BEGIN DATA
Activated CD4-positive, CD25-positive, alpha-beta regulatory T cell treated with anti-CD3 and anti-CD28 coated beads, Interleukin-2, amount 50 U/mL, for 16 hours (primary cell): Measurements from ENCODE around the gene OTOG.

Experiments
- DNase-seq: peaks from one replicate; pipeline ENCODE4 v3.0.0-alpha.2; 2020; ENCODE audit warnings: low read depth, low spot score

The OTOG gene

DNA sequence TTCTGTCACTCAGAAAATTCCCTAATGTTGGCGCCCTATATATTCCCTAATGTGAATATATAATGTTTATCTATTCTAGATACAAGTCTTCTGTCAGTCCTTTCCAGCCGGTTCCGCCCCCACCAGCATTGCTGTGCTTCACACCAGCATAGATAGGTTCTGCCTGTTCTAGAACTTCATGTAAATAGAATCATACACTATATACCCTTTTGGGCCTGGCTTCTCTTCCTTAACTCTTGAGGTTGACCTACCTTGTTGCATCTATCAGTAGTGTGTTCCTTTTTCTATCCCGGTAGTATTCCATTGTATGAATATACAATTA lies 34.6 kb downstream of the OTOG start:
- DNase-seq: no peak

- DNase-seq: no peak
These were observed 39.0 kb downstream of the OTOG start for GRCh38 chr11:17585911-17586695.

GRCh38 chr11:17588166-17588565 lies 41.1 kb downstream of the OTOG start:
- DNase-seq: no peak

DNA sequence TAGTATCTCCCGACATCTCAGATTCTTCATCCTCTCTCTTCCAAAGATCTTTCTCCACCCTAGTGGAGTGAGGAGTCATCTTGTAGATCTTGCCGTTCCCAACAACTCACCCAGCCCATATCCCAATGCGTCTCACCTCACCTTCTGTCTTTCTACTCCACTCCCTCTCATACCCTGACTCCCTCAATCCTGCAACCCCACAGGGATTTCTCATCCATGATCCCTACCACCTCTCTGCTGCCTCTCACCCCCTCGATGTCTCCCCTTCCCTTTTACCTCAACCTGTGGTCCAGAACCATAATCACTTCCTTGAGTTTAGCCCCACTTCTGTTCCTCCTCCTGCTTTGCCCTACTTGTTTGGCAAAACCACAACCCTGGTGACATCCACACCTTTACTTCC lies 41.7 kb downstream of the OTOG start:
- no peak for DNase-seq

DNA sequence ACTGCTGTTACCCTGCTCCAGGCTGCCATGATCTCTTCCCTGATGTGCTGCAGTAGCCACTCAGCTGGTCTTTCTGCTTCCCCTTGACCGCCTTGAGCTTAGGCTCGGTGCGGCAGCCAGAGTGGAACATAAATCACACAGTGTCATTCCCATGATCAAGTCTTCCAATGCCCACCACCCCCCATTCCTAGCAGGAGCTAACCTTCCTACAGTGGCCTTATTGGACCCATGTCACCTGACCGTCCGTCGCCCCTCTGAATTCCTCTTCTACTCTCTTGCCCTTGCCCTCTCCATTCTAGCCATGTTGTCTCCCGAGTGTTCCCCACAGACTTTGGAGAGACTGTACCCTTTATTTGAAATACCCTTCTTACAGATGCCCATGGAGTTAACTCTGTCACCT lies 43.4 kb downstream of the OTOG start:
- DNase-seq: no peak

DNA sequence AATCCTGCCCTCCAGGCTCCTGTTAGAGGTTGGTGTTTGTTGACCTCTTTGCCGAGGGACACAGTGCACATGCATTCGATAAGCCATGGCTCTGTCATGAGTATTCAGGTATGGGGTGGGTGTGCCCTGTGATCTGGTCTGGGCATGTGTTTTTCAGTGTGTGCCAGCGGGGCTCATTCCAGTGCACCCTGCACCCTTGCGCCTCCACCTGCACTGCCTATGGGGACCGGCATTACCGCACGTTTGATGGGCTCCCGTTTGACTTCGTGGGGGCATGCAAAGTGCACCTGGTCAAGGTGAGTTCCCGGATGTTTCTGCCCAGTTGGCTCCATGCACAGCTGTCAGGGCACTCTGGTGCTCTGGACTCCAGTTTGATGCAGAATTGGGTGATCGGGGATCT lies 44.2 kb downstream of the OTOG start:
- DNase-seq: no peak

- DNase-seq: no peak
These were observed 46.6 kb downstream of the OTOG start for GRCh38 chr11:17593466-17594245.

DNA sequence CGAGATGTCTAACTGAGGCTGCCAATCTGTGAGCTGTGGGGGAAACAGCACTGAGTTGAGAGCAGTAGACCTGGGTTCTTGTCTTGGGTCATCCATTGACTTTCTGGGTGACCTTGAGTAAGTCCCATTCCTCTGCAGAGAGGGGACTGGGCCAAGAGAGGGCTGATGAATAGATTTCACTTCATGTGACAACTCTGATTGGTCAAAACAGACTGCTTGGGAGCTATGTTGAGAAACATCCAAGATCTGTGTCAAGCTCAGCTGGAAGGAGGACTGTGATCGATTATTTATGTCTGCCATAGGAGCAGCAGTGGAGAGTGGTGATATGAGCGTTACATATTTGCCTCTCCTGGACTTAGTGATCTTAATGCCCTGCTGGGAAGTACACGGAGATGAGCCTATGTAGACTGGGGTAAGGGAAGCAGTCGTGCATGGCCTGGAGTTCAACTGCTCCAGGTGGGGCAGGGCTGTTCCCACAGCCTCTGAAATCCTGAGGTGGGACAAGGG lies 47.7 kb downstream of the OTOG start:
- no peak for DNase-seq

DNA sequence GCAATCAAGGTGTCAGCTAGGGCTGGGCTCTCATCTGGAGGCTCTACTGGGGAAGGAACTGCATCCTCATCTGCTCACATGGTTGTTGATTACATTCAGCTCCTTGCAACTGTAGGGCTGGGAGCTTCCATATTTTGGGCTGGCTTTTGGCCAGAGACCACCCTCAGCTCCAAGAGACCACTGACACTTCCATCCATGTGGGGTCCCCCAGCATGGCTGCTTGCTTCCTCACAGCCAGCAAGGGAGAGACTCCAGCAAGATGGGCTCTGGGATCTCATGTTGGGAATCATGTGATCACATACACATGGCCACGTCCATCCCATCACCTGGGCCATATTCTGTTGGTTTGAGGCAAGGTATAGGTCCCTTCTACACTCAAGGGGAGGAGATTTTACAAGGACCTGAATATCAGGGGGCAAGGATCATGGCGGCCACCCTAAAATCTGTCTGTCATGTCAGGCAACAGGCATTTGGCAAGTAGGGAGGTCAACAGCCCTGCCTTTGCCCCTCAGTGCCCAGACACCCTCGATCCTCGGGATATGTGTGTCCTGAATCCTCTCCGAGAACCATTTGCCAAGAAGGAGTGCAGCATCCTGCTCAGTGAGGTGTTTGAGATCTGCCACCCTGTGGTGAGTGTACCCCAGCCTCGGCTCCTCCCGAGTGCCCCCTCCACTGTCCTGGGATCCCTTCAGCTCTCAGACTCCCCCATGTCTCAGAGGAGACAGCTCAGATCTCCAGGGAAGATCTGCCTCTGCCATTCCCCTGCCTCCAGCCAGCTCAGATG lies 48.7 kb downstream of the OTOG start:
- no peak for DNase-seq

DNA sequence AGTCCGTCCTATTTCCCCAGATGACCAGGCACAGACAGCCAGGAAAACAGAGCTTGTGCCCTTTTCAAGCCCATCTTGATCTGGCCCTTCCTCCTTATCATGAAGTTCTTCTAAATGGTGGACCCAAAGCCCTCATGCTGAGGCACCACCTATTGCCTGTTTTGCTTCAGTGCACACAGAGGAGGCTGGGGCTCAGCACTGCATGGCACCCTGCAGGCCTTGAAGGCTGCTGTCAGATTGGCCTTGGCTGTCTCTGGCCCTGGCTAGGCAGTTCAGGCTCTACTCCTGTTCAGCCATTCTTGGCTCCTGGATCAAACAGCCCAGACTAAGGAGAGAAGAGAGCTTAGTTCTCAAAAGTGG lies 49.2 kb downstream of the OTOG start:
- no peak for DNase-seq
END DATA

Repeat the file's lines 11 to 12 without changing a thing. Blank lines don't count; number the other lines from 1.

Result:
DNA sequence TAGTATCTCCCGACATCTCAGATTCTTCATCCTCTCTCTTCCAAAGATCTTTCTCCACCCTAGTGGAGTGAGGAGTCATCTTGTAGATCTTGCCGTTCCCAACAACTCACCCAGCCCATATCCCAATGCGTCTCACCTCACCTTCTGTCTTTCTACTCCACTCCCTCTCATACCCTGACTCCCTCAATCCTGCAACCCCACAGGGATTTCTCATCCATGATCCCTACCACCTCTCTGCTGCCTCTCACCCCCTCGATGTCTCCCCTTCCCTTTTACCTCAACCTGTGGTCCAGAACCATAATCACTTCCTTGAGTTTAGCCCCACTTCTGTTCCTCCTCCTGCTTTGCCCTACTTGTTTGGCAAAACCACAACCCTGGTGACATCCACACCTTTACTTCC lies 41.7 kb downstream of the OTOG start:
- no peak for DNase-seq